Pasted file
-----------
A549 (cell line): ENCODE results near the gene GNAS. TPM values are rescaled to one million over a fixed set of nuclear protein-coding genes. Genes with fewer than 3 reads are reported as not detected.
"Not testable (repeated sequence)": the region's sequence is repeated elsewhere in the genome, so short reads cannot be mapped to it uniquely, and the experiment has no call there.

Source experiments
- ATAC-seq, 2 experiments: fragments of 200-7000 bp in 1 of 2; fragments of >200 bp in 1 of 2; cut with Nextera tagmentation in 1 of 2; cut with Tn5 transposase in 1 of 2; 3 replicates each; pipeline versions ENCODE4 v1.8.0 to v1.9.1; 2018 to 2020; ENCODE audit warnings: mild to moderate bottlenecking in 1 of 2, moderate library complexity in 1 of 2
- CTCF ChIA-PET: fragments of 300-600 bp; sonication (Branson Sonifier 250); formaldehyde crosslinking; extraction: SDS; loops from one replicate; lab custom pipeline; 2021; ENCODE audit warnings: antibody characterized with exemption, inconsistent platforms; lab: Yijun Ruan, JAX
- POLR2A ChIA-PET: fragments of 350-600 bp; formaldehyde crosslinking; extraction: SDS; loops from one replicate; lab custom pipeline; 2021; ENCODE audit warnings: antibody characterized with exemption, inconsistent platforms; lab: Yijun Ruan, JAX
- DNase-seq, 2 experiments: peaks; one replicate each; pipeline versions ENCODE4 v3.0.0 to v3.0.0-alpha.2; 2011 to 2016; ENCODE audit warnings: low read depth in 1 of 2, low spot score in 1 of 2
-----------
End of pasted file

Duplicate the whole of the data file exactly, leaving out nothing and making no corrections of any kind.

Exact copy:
A549 (cell line): ENCODE results near the gene GNAS. TPM values are rescaled to one million over a fixed set of nuclear protein-coding genes. Genes with fewer than 3 reads are reported as not detected.
"Not testable (repeated sequence)": the region's sequence is repeated elsewhere in the genome, so short reads cannot be mapped to it uniquely, and the experiment has no call there.

Source experiments
- ATAC-seq, 2 experiments: fragments of 200-7000 bp in 1 of 2; fragments of >200 bp in 1 of 2; cut with Nextera tagmentation in 1 of 2; cut with Tn5 transposase in 1 of 2; 3 replicates each; pipeline versions ENCODE4 v1.8.0 to v1.9.1; 2018 to 2020; ENCODE audit warnings: mild to moderate bottlenecking in 1 of 2, moderate library complexity in 1 of 2
- CTCF ChIA-PET: fragments of 300-600 bp; sonication (Branson Sonifier 250); formaldehyde crosslinking; extraction: SDS; loops from one replicate; lab custom pipeline; 2021; ENCODE audit warnings: antibody characterized with exemption, inconsistent platforms; lab: Yijun Ruan, JAX
- POLR2A ChIA-PET: fragments of 350-600 bp; formaldehyde crosslinking; extraction: SDS; loops from one replicate; lab custom pipeline; 2021; ENCODE audit warnings: antibody characterized with exemption, inconsistent platforms; lab: Yijun Ruan, JAX
- DNase-seq, 2 experiments: peaks; one replicate each; pipeline versions ENCODE4 v3.0.0 to v3.0.0-alpha.2; 2011 to 2016; ENCODE audit warnings: low read depth in 1 of 2, low spot score in 1 of 2